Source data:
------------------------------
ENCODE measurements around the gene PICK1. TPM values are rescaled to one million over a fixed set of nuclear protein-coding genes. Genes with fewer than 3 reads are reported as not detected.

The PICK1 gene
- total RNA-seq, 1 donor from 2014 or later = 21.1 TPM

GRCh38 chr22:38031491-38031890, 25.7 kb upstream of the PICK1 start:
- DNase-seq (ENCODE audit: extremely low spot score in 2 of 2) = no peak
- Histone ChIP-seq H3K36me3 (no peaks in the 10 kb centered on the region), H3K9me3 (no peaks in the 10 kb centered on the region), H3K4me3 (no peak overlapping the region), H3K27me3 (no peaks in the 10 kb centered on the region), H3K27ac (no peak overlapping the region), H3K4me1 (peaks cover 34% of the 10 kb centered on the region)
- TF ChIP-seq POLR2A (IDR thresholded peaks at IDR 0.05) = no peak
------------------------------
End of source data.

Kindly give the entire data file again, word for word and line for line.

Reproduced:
ENCODE measurements around the gene PICK1. TPM values are rescaled to one million over a fixed set of nuclear protein-coding genes. Genes with fewer than 3 reads are reported as not detected.

The PICK1 gene
- total RNA-seq, 1 donor from 2014 or later = 21.1 TPM

GRCh38 chr22:38031491-38031890, 25.7 kb upstream of the PICK1 start:
- DNase-seq (ENCODE audit: extremely low spot score in 2 of 2) = no peak
- Histone ChIP-seq H3K36me3 (no peaks in the 10 kb centered on the region), H3K9me3 (no peaks in the 10 kb centered on the region), H3K4me3 (no peak overlapping the region), H3K27me3 (no peaks in the 10 kb centered on the region), H3K27ac (no peak overlapping the region), H3K4me1 (peaks cover 34% of the 10 kb centered on the region)
- TF ChIP-seq POLR2A (IDR thresholded peaks at IDR 0.05) = no peak